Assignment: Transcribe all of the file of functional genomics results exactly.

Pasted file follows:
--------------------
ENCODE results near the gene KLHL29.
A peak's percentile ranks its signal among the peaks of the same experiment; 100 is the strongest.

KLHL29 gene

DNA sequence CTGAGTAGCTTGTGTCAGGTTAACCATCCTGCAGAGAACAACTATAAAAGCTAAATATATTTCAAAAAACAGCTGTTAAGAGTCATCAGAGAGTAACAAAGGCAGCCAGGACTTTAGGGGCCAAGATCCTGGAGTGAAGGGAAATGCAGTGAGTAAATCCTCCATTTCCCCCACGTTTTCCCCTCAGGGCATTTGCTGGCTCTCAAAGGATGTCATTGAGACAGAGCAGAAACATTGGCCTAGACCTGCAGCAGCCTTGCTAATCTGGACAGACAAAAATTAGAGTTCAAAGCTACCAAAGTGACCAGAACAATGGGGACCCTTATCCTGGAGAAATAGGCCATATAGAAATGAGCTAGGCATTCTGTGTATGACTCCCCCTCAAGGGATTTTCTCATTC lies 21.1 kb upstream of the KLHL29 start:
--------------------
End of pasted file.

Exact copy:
ENCODE results near the gene KLHL29.
A peak's percentile ranks its signal among the peaks of the same experiment; 100 is the strongest.

KLHL29 gene

DNA sequence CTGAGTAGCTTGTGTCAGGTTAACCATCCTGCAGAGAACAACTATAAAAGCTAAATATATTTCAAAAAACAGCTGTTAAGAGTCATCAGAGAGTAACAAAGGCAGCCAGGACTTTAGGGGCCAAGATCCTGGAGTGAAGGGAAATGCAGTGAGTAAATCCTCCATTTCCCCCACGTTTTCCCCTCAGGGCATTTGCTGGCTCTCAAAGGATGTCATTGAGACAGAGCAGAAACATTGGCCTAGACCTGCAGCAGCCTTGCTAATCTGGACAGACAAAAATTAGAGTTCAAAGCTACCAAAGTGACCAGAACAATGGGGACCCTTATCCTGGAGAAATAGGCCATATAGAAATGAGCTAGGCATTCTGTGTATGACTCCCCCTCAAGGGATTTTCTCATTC lies 21.1 kb upstream of the KLHL29 start: